2. Cut your losses short. When a stock starts falling, you have no idea how far it might go. The only theoretical limit is zero. And the longer you stick with it, the less capital you have to put to work. No matter how much it hurts--and it does hurt, I know from personal experience--you have to admit that you made a mistake and sell the stock when it reaches your sell point. Cabot's growth investing rules advise selling when you have a loss of 20% in bull markets and 15% in bear markets. But these are the absolute limits; we often sell at a 5% or 10% loss if the market has turned sour or a stock is breaking down badly. Calculate the sell point when you buy the stock, write it down and stick to it. The number of times you get shaken out of a stock that then starts rising again will be more than made up for by the number of times you save your money to fight another day.
3. Let your winners run. When a stock is showing a 20% profit, or 25%, or whatever, many investors will sell the stock and book the profit. While booking a few smaller profits is fine, doing it across the board makes it impossible to enjoy the wealth-building benefit of a stock that doubles and then doubles again, which is how really enormous gains are made. The profit from these big gainers, which reward you with compound growth, is what makes aggressive growth investing a winning proposition. It takes just one of them to compensate you for a bunch of stocks that fall short.
There's a reason that the same old rules are still the rules. Keep it simple. Keep your eye on the ball. And you'll come up a winner.
Now all we need is that bull market ...
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I think of myself as a very reasonable man, and I don't resort to the rant mode often. It requires lots of energy and sheds very little light. But with a watershed election just a couple of months behind us, I've been thinking more than usual about the national policies of the United States, and there's one huge issue that just drives me nuts.
The issue is energy, and our national energy policy ... or lack of one. And that's a crime.
After all, it's not as if the recently-high cost and limited supply of oil just sneaked up on us. Is our sense of history so stunted that the Oil Crisis of the 1970s is too ancient to be considered relevant?
We learned during the Oil Embargo, when OPEC was first flexing its muscles, that being dependent on foreign oil was painful, embarrassing and potentially disastrous. Foreign countries used the biggest hammer they had to put several dents in our collective head, with economic consequences that lasted for years.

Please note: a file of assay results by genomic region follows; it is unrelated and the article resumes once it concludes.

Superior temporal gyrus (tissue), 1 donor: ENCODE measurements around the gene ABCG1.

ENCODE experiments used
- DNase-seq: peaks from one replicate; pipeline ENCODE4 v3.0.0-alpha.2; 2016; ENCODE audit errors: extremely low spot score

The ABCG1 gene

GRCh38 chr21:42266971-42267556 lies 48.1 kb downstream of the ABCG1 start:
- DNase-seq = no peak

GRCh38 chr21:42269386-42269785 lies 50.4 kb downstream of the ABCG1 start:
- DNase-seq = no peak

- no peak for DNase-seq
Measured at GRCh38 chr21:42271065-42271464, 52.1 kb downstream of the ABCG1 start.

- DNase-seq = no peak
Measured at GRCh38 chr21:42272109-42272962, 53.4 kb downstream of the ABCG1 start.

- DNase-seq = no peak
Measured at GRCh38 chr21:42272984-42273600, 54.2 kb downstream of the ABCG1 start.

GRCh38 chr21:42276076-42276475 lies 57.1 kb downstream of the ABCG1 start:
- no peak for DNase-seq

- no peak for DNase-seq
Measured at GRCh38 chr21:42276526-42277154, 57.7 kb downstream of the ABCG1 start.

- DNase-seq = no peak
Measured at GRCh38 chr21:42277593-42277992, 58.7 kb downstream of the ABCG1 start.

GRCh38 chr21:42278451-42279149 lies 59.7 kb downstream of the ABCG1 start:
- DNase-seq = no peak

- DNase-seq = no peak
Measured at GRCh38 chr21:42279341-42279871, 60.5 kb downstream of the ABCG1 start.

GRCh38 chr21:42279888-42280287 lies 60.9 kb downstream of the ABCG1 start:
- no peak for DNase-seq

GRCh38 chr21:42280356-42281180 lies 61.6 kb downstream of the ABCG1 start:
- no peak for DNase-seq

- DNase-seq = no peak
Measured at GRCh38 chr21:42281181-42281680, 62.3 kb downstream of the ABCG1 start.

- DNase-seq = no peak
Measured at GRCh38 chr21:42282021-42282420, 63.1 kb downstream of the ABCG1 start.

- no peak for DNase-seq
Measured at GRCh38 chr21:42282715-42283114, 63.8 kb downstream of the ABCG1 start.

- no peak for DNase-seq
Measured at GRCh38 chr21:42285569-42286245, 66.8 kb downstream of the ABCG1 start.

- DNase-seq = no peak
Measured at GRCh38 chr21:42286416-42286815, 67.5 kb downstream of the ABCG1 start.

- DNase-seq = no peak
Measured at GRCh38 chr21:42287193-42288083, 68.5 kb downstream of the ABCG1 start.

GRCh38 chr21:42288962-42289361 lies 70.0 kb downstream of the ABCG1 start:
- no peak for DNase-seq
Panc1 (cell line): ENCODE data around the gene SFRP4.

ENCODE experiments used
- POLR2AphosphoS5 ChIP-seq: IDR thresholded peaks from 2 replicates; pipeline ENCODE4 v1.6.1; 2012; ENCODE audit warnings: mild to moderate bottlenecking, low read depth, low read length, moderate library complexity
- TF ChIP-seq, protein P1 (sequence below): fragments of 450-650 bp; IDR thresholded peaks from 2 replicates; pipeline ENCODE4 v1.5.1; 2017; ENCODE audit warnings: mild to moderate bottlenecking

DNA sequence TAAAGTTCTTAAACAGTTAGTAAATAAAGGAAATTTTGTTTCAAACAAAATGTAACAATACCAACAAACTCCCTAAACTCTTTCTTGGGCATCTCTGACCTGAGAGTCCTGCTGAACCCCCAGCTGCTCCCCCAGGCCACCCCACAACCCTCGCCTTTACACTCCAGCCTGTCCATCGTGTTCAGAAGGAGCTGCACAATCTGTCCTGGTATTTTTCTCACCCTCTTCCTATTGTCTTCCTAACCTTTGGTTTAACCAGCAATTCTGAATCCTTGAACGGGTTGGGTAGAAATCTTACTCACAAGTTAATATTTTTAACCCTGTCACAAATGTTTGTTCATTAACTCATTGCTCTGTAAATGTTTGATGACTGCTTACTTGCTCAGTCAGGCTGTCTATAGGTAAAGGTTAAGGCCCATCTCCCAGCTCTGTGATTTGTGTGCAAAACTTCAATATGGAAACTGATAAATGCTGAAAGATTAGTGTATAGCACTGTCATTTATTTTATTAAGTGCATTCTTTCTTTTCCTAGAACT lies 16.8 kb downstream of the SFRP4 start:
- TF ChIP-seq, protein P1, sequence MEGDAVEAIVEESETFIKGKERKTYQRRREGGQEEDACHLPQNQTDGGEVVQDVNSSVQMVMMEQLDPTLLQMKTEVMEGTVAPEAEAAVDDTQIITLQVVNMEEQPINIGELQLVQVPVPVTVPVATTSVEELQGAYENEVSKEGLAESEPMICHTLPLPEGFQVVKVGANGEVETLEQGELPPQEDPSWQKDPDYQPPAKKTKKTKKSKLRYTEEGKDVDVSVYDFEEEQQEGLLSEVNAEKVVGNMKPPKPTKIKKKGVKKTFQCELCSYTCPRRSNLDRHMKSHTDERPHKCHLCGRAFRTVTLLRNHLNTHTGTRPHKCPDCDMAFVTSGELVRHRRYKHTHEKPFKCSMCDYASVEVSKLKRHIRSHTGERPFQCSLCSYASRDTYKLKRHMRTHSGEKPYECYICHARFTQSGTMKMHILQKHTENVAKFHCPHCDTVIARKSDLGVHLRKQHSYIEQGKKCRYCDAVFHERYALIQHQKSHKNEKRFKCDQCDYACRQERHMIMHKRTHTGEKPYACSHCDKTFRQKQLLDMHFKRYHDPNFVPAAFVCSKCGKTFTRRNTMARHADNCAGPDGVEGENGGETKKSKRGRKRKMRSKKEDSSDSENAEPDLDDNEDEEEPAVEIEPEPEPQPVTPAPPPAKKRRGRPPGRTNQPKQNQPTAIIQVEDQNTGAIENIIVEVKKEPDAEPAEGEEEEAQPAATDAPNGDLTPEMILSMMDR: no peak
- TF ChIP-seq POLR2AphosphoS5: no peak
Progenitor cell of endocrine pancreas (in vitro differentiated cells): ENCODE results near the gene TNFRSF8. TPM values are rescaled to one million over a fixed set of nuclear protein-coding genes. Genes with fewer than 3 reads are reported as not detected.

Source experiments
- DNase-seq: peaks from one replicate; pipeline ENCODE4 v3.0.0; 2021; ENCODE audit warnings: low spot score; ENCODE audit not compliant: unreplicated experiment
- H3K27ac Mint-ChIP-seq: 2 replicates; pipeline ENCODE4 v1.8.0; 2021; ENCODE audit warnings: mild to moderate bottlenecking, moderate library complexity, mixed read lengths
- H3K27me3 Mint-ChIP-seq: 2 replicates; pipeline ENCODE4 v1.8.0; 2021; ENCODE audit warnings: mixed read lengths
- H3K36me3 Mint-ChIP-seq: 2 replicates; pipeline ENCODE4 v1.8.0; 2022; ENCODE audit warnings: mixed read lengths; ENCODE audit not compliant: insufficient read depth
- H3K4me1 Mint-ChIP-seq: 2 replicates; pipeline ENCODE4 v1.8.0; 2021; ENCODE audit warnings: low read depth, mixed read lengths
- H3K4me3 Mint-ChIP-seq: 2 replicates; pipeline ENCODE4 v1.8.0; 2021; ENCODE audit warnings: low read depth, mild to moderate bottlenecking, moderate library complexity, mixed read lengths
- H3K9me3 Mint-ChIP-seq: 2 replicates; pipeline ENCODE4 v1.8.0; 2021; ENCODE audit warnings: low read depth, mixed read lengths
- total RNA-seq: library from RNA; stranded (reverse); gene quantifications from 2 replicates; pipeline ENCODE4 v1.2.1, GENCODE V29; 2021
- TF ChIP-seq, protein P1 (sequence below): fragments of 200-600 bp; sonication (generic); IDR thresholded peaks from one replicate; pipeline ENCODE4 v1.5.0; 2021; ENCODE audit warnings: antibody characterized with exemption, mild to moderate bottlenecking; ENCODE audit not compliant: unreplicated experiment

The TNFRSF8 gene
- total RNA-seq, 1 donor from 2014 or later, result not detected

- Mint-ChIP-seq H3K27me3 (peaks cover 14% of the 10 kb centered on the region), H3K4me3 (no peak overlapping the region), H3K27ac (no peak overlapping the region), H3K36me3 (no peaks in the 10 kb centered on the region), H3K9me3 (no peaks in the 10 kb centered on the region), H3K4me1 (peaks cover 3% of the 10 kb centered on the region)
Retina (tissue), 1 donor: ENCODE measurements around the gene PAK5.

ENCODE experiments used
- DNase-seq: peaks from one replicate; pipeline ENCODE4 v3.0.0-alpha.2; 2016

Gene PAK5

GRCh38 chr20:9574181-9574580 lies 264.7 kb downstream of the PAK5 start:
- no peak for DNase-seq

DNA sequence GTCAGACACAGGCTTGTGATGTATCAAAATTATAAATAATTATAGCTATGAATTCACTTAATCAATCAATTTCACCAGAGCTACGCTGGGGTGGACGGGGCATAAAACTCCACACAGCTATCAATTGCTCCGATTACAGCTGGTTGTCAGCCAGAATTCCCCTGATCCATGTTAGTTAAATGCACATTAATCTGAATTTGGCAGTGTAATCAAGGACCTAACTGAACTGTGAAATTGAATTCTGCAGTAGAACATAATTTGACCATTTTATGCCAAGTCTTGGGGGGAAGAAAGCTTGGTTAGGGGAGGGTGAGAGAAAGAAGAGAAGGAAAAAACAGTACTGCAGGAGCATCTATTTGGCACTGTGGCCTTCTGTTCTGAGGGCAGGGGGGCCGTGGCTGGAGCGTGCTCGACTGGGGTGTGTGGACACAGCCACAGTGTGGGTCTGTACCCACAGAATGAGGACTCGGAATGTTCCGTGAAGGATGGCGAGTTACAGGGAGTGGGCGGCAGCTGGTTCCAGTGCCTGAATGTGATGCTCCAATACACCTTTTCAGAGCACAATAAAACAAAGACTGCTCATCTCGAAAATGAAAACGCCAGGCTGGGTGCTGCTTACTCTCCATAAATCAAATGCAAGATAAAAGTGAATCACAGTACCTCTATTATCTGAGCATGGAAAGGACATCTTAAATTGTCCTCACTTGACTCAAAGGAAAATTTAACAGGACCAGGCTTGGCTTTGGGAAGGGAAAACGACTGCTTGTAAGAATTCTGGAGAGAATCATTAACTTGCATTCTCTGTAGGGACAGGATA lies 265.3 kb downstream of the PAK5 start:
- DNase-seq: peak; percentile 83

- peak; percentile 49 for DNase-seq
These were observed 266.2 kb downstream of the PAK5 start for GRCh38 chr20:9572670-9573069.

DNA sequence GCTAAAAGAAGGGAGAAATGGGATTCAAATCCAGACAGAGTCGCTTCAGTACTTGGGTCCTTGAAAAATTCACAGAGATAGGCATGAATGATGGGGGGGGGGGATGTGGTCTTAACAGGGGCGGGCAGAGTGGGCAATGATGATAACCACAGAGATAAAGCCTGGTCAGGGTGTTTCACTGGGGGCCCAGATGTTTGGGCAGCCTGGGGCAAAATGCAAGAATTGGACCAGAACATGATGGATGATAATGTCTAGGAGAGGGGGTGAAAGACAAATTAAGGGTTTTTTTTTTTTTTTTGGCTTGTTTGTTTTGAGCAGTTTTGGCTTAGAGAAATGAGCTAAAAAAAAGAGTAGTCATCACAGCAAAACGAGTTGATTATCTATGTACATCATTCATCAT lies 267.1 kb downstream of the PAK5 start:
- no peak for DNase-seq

Accordingly, given that protecting our citizens from threats posed by foreign powers is the prime constitutional duty handed to those who occupy our highest offices, it became the primary duty of the federal government to take that hammer away. It's laughably obvious.
It was so obvious, in fact, that after a few years of cheesy miniature cars and a small burst of solar energy buildout, the entire alternative energy/energy conservation movement was allowed to fall off the national agenda.
The movement continued underground, but the federal government, the entity with the responsibility to protect our nation (and sufficient power to actually get the job done) just dropped the ball.
*No ambitious standards for automobile fleet fuel efficiency.
*No massive support for wind or solar or tidal or geothermal or even nuclear, for that matter.
*No game-changing commitment to railroads or public transportation.
And remember, this is not a matter of environmental or social policy, this is about the economic foundation of our economy and its vulnerability to foreign threats.
This ball has been dropped so many times by so many people that I can't even figure out who to blame! The administrations (of both parties) for not leading forcefully? The legislative branch for caving in to lobbyists of auto and oil companies? Regulatory agencies for slacking off on enforcing even the wimpy standards we have on the books? Private citizens for acting like drunken pigs in a corn bin?
The private sector has been making progress, but it's been irregular and unsupported. It's not really fair to expect giant oil companies to demonstrate a huge commitment to deploying technologies that will interfere with the sales of existing products. The scientists at Big Oil and Big Auto have made some awesome discoveries, but the real breakthroughs (like First Solar's reduced-silicon chips) have come from tiny firms.
What I think should have happened (and what I would like to see happen in the future) is for the U.S. government to make the kind of investment in energy independence that it has made in the Star Wars missile shield. I think a case that can be made that freeing the United States from the reliance on oil from hostile nations stands a better chance of protecting us from our enemies than does an unreliable missile shield.
I'm not a conspiracy buff. I have no opinion on the notion that the U.S. is fighting in Iraq and Afghanistan to protect our oil. Similarly, I have no real evidence that any car company has ever knowingly suppressed any technology that would have revolutionized the automobile, nor any oil company quashed a miraculous fuel saver. All of these things may have happened.
The one thing I'm sure hasn't happened is a burst of leadership and vision that can wean my country from its oil supply. It's matter of national security, and I hope to see it in my lifetime.
For Cabot Wealth Advisory
Editor's Note: Cabot China & Emerging Markets Report was the first of the Cabot investment advisories to begin moving from cash to stocks in mid-December. If you'd like to participate in the exciting advance of the markets in China and the rest of the emerging world, a no-risk trial membership is just a click away.